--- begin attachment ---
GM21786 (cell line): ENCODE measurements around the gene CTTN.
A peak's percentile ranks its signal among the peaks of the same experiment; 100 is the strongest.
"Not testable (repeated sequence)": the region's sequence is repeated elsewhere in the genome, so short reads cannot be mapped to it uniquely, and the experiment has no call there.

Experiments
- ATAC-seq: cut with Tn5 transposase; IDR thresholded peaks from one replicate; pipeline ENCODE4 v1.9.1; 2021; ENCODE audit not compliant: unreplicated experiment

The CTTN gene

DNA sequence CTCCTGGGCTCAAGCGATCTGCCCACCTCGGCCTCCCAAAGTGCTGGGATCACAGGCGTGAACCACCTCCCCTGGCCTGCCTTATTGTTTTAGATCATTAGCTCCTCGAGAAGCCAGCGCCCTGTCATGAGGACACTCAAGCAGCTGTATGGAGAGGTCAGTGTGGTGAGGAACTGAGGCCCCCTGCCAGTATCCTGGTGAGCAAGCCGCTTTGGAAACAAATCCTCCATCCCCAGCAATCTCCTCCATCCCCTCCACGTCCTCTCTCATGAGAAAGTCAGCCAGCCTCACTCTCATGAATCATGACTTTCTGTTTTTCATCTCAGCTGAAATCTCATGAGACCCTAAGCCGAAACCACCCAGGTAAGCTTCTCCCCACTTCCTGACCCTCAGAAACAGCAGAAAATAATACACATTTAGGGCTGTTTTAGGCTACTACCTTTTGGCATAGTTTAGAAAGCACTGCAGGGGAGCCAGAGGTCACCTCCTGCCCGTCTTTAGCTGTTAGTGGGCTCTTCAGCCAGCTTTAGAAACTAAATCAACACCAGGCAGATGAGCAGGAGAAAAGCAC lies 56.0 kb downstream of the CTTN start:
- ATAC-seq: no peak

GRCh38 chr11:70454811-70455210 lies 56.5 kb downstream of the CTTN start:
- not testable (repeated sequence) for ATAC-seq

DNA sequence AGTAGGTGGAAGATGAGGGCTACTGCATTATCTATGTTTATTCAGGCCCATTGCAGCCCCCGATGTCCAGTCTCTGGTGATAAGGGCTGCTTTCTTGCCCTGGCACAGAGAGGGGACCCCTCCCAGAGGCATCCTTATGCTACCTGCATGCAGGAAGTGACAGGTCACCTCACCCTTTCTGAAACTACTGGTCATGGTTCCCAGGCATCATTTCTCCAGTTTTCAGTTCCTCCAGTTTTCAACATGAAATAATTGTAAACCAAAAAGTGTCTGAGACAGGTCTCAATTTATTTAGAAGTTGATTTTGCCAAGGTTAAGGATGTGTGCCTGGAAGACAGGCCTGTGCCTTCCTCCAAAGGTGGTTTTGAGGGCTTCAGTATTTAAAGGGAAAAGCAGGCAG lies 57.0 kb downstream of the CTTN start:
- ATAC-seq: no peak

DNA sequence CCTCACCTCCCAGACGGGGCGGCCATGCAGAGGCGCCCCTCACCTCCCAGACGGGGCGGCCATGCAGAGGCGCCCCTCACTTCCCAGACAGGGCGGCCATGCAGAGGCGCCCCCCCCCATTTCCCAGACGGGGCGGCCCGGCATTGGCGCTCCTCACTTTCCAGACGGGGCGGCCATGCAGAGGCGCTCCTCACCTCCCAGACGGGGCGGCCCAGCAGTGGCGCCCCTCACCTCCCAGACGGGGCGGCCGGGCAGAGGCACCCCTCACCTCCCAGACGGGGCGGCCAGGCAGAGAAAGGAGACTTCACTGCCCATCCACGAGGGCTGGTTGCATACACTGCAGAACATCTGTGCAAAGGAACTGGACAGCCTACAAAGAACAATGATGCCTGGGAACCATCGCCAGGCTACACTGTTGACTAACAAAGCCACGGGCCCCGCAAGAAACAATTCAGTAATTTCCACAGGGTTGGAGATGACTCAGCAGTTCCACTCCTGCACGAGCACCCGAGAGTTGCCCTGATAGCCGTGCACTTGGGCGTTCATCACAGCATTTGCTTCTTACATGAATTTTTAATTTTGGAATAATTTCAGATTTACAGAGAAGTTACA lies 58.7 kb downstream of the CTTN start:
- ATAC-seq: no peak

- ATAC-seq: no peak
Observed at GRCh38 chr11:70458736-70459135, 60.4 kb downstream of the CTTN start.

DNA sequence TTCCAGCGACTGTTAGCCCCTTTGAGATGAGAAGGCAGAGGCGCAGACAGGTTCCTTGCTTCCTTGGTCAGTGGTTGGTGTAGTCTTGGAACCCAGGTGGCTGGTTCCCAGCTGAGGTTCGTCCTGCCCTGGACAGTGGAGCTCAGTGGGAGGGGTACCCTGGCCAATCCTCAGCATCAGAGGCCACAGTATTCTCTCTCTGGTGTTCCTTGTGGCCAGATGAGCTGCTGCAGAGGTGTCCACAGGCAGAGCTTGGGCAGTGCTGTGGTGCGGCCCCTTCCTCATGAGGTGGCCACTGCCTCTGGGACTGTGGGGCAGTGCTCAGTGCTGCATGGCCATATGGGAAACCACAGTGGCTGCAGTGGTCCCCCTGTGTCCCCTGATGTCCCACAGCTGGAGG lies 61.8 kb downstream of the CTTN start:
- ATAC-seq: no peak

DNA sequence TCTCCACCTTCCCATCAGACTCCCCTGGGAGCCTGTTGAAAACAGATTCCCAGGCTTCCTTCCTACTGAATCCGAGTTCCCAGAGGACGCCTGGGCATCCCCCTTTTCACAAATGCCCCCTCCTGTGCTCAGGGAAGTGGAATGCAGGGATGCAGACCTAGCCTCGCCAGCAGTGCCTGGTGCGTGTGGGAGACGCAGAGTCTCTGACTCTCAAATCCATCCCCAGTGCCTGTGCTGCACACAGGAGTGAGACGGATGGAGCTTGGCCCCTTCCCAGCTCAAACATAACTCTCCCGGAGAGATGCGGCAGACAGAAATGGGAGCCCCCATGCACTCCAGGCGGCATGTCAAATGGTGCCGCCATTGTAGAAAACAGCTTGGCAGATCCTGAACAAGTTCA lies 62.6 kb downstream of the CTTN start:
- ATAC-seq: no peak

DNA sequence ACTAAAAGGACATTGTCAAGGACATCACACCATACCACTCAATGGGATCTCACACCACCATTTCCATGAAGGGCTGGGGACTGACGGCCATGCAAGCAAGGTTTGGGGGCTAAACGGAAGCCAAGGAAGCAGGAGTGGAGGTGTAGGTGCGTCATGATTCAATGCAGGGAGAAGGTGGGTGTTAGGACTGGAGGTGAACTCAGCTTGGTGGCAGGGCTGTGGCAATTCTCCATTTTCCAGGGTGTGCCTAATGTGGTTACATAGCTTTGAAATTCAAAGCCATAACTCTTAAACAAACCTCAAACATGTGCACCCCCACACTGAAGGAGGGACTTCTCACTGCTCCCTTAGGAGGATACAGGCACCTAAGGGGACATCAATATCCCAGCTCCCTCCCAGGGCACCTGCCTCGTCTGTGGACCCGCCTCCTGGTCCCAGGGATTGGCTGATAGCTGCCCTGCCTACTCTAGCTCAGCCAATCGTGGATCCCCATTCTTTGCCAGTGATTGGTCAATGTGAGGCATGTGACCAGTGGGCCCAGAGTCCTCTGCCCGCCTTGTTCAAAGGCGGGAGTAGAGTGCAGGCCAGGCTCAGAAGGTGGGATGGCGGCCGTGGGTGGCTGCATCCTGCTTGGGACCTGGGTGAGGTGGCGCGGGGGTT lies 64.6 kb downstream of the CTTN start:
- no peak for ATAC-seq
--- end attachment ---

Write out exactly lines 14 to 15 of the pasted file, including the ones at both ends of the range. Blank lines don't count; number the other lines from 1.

- ATAC-seq: no peak

- ATAC-seq: no peak